War Poetry and Blog Response
This unit is designed to give students an introduction into war literature, in this case poetry. Since war literature is so emotive students will be asked to respond to each piece and will be encouraged to write in different formats, free writing, a poem response, perhaps a letter, news report or short story as well. This encourages the student to utilize their own free thought and make a personal analysis of the work. Instead of doing this in a pen and paper format students will keep personal blogs on a free server. This lets students easily respond to the works and self publish their thoughts online, something important and special for them. It encourages students to write for an audience. Also it enables a collaborative environment where students can give and receive feedback with the "comment" option.
A lesson plan for Grades 9--12 English Language Arts and English Language Development
Read and comprehend different poetic themes and stylistic elements in poetry as well as the works themselves
Be able to write a reader response based on their own opinions and free thought in different literary forms
Become immersed in technology
Have the ability to publish their thoughts and response works online to an actual audience and obtain peer feedback
Time required for lesson
Copies of the following poems for the class:
"O Captain! My Captain!" Walt Whitman
"Strange Meeting" Wilfred Owen
"Dulce et Decorum est" Wilfred Owen
"Glory of Women" Siegfriend Sassoon
"The Charge of the Light Brigade" Alfred Lord Tennyson
"Flander's Fields" Lieutenant Colonel John McCrae
Assorted poems from "I Never Saw Another Butterfly"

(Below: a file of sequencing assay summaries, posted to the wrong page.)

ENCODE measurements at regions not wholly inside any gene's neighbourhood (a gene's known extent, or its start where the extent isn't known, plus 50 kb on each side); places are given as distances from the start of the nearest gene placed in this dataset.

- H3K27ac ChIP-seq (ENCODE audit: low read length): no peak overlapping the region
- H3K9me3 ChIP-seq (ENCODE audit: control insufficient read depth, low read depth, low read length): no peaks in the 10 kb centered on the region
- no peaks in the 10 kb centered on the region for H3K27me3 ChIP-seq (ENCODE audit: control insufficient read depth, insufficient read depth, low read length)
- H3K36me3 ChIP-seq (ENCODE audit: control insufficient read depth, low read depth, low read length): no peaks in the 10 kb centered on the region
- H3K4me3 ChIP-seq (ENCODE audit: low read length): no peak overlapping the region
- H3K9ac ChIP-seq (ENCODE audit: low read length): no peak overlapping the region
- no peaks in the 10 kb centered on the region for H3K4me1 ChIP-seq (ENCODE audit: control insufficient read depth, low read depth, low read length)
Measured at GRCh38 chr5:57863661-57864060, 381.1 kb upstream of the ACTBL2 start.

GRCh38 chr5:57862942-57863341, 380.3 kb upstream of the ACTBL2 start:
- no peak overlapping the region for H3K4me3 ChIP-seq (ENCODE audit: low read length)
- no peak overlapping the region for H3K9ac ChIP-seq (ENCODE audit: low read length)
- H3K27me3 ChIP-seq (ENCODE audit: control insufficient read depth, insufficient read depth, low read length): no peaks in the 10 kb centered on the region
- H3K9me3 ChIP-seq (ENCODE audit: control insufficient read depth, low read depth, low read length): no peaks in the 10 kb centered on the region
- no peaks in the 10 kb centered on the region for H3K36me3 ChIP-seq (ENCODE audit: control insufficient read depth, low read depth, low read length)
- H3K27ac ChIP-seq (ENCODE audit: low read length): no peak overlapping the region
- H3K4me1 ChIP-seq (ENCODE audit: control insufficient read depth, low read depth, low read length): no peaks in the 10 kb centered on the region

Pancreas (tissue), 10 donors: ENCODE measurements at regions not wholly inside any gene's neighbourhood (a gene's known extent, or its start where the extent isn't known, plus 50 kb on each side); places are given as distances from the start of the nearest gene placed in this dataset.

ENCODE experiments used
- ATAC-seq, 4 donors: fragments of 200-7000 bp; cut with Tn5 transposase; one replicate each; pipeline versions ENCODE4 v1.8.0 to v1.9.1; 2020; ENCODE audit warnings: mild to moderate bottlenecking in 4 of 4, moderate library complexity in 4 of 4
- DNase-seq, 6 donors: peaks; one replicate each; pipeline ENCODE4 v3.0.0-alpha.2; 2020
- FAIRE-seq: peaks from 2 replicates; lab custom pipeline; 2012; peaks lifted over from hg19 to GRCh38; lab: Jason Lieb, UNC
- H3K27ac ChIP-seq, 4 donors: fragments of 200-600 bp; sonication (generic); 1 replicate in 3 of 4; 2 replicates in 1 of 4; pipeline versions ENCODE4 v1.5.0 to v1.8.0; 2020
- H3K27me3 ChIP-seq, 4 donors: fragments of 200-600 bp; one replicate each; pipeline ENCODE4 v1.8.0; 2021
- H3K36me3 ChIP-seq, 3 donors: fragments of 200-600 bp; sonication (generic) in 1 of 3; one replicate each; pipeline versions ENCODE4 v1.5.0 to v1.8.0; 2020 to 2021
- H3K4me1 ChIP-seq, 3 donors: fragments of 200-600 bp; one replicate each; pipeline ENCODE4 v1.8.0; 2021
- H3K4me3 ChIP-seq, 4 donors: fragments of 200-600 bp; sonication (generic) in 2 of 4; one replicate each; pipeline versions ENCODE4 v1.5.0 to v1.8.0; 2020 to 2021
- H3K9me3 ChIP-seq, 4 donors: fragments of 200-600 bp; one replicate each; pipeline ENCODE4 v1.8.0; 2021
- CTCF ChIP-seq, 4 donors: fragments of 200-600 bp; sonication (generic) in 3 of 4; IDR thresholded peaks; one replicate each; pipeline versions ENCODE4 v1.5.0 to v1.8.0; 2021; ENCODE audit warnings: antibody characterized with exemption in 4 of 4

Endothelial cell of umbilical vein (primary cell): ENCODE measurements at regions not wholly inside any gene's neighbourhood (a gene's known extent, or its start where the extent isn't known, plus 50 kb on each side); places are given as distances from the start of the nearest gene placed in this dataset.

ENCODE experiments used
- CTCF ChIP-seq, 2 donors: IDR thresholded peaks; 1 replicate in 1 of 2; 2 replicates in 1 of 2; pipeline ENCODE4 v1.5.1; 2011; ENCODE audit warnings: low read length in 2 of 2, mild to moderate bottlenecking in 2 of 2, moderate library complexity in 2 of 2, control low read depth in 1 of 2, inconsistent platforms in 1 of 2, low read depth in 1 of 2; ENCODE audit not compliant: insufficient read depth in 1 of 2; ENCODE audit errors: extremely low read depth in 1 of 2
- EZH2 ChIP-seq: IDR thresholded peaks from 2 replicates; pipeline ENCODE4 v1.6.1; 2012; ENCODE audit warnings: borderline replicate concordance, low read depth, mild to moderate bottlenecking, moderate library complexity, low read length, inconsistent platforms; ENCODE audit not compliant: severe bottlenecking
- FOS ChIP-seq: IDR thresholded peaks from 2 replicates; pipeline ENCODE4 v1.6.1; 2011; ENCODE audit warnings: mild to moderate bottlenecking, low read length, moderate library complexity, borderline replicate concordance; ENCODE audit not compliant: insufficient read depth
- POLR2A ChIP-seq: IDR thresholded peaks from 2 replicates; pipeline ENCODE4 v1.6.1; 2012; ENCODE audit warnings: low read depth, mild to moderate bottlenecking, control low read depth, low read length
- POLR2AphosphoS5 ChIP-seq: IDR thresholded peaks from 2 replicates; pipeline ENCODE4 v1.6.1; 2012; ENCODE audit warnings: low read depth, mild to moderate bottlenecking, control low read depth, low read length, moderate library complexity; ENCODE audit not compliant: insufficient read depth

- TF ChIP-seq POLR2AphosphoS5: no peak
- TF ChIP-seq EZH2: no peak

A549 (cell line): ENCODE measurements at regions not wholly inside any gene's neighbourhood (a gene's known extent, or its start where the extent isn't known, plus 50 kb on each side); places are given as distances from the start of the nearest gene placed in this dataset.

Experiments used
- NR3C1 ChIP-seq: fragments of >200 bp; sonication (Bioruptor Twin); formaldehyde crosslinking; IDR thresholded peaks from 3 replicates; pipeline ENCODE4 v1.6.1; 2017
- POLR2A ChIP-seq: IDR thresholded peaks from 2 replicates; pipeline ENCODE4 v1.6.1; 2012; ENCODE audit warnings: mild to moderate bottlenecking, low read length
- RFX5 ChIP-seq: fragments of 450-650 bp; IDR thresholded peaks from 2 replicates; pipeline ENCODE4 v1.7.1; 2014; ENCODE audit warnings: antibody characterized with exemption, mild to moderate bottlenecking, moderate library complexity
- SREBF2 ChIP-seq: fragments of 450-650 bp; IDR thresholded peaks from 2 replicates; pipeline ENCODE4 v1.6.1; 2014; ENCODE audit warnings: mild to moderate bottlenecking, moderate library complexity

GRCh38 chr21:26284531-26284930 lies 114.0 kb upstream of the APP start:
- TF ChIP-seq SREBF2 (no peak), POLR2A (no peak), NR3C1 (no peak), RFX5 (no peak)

Access to a computer for blog exercises
Teacher introduces the "blog" format. A free server must be chosen (blogger.com, livejournal.com, bravenet.com, freeopendiary.com) and the students must register for an account in the computer lab or at home.
Teacher asks students to relate popular culture and literature to the wars today so that students may connect with what the writers were doing then.
Teacher gives mini-lecture about the background of war literature and small biographies of the authors covered before reading their poems.
1. Teacher and students read the chosen poems.
2. Teacher will point out critical terms, historical context and poetic forms that apply to the piece.
3. After each poem or pair of similar poems the teacher will facilitate a classroom discussion asking for opinions and thoughts on the piece. (7-10 minutes)
4. Students will then either proceed to the computer lab the following class, or current class, and write a response to the piece. Alternatively, if enough students have home computers, the blog response could be done for homework.
Teacher should include in assessment the in class discussion
Teacher should take into consideration the depth of student responses, personal free thought, as well as the utilization of different writing forms when assessing the student' understanding in their blogs.
Also students need to supply peer review
Instead of each student having a blog the teacher could run one blog and post each poem. In the comment section of the blog students could post their works. This doesn't give the same personal feel, but it might be easier for some people to keep it all in one place.
Give ESL students an option of writing in whatever format is easiest for them, do not force them to try poetry if they feel they aren't capable of it.
This lesson plan is upper level college student developed. It is intended to immerse students in the progressive technology of tomorrow by assessing the writing of the past. Students should be motivated positively to take care of their personal space on the web and also have a collective area for their work so papers don't get lost so often. In addition to the technology aspect students will gain an understanding of literature, peer editing, self publishing for an audience and writing in different forms and voices.